SDG&E: 6 Ways to Save Energy At Home This Winter
Lower temperatures and spending more time at home may increase your energy costs. Here are some no-cost and low-cost ideas to help you save energy and money while staying comfortable during the colder winter months.
Take advantage of heat from the sun: Open curtains on your south-facing windows during the day to allow sunlight to naturally heat your home. Close the curtains at night to reduce the chill you may feel from cold windows.
Cover drafty windows: Use a heavy-duty, clear plastic sheet on a frame or tape clear plastic film to the inside of your window frames during the cold winter months. Make sure the plastic is sealed tightly to the frame to help reduce infiltration. Install tight-fitting, insulating drapes or shades on windows that feel drafty. Find out about other window treatments and coverings that can improve energy efficiency here.
Adjust the temperature: When you are asleep or not home, turn your thermostat back 7 to 10 degrees for eight hours and save around 10% a year on your heating bills. A smart or programmable thermostat can make it easy to set back your temperature. If you have a heat pump, maintain a moderate setting or use a programmable thermostat specially designed for use with heat pumps.
Find and seal leaks: Seal the air leaks around utility cut-throughs for pipes ("plumbing penetrations"), gaps around chimneys and recessed lights in insulated ceilings, and unfinished spaces behind cupboards and closets. Find out how to here.
Maintain your heating systems: Schedule service for your heating system. Replace your filter once a month or as needed. Find out how to efficiently maintain furnaces or boilers and heat pumps at energy.gov. Wood or pellet burning appliances are cleaner burning and more efficient. Clean the flue vent regularly and the inside of the appliance with a wire brush periodically to ensure that your home is heated efficiently. Energy.gov also has other maintenance recommendations for wood-and pellet-burning appliances.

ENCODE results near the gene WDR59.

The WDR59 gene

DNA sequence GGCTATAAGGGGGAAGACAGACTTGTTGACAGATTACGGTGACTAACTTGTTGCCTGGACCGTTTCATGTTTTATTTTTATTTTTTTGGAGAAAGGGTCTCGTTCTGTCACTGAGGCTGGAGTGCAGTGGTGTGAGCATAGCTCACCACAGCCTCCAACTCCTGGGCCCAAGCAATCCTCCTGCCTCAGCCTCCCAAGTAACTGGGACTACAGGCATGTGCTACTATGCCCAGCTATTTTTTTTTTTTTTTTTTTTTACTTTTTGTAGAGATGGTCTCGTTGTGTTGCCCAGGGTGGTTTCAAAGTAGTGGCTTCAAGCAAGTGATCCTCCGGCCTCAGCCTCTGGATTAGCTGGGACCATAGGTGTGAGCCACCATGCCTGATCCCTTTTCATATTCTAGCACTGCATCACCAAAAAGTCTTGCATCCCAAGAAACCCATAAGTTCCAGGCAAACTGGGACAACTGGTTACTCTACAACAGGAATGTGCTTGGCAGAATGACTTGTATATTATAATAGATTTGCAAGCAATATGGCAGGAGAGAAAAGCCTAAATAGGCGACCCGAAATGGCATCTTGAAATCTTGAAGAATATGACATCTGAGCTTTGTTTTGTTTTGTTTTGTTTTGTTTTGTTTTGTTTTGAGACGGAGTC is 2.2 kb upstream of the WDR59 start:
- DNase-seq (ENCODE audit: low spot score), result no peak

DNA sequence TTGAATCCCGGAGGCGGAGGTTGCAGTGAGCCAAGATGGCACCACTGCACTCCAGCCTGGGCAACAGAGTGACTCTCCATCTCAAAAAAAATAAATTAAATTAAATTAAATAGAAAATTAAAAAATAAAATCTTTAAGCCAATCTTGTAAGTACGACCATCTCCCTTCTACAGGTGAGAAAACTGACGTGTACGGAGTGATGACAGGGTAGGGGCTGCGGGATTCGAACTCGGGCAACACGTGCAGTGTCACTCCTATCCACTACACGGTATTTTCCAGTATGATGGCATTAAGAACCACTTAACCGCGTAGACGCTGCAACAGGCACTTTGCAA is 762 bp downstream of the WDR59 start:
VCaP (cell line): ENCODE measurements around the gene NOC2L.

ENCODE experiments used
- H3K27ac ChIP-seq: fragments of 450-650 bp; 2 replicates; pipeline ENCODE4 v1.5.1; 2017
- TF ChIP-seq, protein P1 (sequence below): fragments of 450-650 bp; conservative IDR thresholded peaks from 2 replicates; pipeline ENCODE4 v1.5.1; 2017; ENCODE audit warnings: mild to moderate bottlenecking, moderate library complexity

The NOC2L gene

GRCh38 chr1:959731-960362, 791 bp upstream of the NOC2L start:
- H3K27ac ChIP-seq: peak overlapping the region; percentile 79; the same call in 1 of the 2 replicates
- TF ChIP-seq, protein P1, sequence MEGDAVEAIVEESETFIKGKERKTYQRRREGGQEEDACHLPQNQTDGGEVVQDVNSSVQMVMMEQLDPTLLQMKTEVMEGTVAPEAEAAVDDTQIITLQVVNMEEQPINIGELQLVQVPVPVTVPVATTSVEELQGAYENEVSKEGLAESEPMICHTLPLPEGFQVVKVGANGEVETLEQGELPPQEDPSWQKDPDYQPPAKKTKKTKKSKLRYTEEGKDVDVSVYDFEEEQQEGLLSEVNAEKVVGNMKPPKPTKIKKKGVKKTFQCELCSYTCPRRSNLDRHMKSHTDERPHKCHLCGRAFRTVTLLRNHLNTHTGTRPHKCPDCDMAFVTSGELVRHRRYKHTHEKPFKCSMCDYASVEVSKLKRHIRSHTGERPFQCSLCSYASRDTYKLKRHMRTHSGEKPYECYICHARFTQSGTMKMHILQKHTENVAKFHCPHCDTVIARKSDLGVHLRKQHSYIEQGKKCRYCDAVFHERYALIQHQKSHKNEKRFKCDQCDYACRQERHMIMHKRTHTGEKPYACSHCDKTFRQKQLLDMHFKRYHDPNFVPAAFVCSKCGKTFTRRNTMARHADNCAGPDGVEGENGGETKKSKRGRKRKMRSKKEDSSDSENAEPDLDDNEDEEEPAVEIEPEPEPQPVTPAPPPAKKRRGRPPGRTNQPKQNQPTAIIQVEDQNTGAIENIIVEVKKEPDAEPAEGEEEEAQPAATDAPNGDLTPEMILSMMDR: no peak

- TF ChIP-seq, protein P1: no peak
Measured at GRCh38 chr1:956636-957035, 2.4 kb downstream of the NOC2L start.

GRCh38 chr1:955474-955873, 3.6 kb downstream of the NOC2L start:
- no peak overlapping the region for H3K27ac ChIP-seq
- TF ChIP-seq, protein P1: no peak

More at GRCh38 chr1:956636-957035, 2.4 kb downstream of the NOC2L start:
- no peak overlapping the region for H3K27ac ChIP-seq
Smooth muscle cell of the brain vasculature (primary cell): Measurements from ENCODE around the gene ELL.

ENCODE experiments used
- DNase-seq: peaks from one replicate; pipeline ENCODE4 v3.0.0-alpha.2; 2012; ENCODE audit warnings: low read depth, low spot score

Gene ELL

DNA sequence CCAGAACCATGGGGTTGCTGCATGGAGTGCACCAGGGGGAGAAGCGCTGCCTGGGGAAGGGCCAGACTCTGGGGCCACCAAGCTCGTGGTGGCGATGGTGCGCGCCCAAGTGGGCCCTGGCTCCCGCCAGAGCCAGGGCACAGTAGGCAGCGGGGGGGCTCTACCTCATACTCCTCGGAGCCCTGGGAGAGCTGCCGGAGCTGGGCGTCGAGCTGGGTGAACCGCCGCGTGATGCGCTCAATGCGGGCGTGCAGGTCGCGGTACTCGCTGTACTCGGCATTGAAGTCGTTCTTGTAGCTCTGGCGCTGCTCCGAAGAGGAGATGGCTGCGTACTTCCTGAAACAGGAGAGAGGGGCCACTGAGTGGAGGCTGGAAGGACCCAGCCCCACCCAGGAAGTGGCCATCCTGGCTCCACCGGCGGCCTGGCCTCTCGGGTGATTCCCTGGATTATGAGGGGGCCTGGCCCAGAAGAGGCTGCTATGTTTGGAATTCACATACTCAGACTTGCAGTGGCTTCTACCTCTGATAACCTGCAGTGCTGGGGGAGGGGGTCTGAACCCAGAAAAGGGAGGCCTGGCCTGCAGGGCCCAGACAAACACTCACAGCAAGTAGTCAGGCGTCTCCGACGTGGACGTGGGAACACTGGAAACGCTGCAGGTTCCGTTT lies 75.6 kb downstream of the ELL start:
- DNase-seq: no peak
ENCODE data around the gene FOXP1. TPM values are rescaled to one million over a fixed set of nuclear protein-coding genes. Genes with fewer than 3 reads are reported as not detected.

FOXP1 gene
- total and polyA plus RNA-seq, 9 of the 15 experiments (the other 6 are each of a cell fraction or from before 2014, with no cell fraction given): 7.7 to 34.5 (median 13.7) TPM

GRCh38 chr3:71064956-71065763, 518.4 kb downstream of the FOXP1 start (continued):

Reduce heat loss from the fireplace: Keep your fireplace damper closed unless a fire is burning. Keeping the damper open is like keeping a window wide open during the winter; it allows warm air to go right up the chimney. When you use the fireplace, reduce heat loss by opening dampers in the bottom of the firebox (if provide) or open the nearest windows slightly - around 1 inch - and close doors leading into the room. find more techniques to improve your fireplace or wood-burning appliance's efficiency and which wood to burn at epa.gov/burnwise.
For more tips on how to save energy this winter, visit sdge.com/winter.